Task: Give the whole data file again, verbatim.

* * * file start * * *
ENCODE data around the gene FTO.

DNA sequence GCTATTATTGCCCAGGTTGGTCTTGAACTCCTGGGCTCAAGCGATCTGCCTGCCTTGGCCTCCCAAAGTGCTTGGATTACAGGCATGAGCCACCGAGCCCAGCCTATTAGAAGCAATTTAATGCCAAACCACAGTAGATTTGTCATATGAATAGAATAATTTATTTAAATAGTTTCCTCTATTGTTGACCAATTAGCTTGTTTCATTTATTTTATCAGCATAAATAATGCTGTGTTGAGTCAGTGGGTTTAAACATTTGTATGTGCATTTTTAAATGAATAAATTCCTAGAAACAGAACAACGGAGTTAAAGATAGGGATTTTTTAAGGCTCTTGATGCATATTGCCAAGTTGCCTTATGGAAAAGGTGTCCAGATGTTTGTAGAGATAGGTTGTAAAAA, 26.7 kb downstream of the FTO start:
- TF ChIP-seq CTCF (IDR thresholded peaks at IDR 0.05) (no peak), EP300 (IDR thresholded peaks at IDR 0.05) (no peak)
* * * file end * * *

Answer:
ENCODE data around the gene FTO.

DNA sequence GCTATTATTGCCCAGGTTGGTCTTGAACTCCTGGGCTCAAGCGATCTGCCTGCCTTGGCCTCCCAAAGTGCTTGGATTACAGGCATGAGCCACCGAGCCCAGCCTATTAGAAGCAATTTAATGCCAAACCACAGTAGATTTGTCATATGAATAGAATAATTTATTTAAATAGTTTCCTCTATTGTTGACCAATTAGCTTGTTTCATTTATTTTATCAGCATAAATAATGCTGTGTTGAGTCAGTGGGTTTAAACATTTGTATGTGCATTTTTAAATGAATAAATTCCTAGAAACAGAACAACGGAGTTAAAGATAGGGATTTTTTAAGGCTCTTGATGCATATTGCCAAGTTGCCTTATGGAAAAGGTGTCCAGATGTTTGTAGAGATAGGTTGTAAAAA, 26.7 kb downstream of the FTO start:
- TF ChIP-seq CTCF (IDR thresholded peaks at IDR 0.05) (no peak), EP300 (IDR thresholded peaks at IDR 0.05) (no peak)